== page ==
Just six years ago, Elizabeth Holmes seemed destined to fulfill her dream of becoming Silicon Valley’s next superstar. She was the subject of business magazine cover stories describing her as the youngest self-made female billionaire in history, former President Bill Clinton was reverently quizzing her about her thoughts on technology, and then Vice President Joe Biden was hailing her ideas as an inspiration.
Now Holmes is about to head into a San Jose, California, courtroom to defend herself against criminal allegations depicting her as the devious mastermind of a fraud that duped wealthy investors, former U.S. government officials and patients whose lives were endangered by a blood-testing technology that never came close to fulfilling her bold promises.
If convicted by a jury in a trial that begins Wednesday, Holmes could be sentenced to 20 years in prison — a stunning reversal of fortune for an entrepreneur whose wealth once was pegged at $4.5 billion. That amount represented her 50% stake in Theranos, a Palo Alto, California, biotech startup she founded in 2003 after dropping out of Stanford University at the age of 19.
Besides rehashing Holmes’ stunning rise and fall, the three-month trial may also shine a light on how style sometimes overshadows substance in Silicon Valley, which prides itself on an ethos of logic, data and science over emotion.
Holmes’ saga has peeled back the curtain on a “fake it until you make it” strategy that’s been adopted by other ambitious startups who believe that with just a little more time to perfect their promised breakthroughs they can join the hallowed ranks of Apple, Google, Facebook and other tech pioneers that sprang up in the 50-mile corridor from San Francisco to San Jose.
“I came away thinking she was just a zealot who really believed her technology would really work so maybe she could fudge just a little bit,” said author Ken Auletta, who has written extensively about Silicon Valley and was given behind-the-scenes access to Holmes for a 2014 profile in The New Yorker magazine. “I came away thinking she really believed what she was doing was a public good. And if it had worked, it would have been a public good.”
If nothing else, Holmes proved to be a master marketer while pitching the premise that Theranos would help people avoid having to tell their loved ones “goodbye too soon.”
Theranos — a name derived from the words “therapy” and “diagnosis”— claimed to be perfecting a technology that could test for hundreds of diseases by extracting just a few drops of blood from a quick finger prick done at “wellness centers” across the U.S.
Holmes promised the samples would be tested in a specially designed machine named after famed inventor Thomas Edison. In her spiel, they would cost a fraction of traditional tests that require a doctor’s referral and vials of drawn blood before lab processing that could take days to deliver results.
Told in Holmes’ husky voice, the story sounded so compelling that she could assemble a well-connected board of directors that helped burnish Theranos’ credibility. The board included former U.S. Secretaries of State Henry Kissinger and George Shultz, former U.S. Defense Secretary James Mattis, former Sen. Sam Nunn, former Wells Fargo Bank CEO Richard Kovacevich, and her former adviser at Stanford, Channing Robertson, who quit his tenured job as a chemical engineering professor after deciding she had Beethoven-like qualities.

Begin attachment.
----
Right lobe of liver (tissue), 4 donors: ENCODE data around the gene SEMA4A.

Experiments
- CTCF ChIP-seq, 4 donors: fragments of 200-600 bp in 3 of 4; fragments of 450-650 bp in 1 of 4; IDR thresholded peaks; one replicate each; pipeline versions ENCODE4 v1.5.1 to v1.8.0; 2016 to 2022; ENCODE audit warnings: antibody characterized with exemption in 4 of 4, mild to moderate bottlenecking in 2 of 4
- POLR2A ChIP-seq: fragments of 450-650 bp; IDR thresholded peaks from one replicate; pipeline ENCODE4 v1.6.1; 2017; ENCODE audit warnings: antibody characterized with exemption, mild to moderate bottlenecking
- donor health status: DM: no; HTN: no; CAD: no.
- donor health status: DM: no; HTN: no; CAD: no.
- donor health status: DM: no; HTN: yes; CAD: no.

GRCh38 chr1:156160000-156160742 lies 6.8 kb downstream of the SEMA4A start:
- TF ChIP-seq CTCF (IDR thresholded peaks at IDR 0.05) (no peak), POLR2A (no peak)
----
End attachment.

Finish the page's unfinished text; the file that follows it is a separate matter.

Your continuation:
Holmes tried to cast herself in the mold of Apple co-founder Steve Jobs, even adopting his habit of wearing mostly black turtlenecks.
Besides recruiting an impressive board, Holmes also raised nearly $900 million before Theranos’ collapse, triggered by a series of explosive Wall Street Journal articles that revealed serious flaws in the company’s technology.
The Journal articles spurred an inquiry by the U.S. Food and Drug Administration and a civil lawsuit filed by the Securities and Exchange Commission. The SEC case resulted in a $500,000 settlement without an admission of wrongdoing, but still proved to be the end of Theranos, which shut down in 2018.
Significant amounts of the money pouring into Theranos came from billionaire investors, including media baron Rupert Murdoch, Walmart’s Walton family, the DeVos family that included former U.S. Education Secretary Becky DeVos, Mexico business mogul Carlos Slim and former Oracle CEO Larry Ellison.
Some of those investors, as well some of Theranos’ former board members, are expected to testify during the trial presided over by U.S. District Judge Edward Davila.
Holmes may take the witness stand, based on court documents filed leading up to the trial. If she does, her lawyers have indicated in recently unsealed filings that she will testify that some of her statements and actions while running Theranos were the result of “intimate partner abuse” inflicted by the company’s chief operating officer and her secret lover, Ramesh “Sunny” Balwani, who faces multiple fraud charges in a separate trial scheduled to begin next year.
“That will be extraordinary,” predicted Auletta, who observed and interviewed Holmes and Balwani together on multiple occasions while he was writing his profile. “My impression was she was the dominant one in that relationship. If she started a sentence, he would wait for her to finish it.”
Balwani’s lawyer has denied Holmes’ allegations.
It remains to be seen if the license plate on the car that Balwani used to drive to Theranos’ former headquarters will be become part of the evidence submitted during the trial. It read: “VDVICI,” an abbreviation for the triumphant words Julius Caesar is supposed to have once written to the Roman Senate, “veni, vidi, vici” — Latin for “I came, I saw, I conquered.”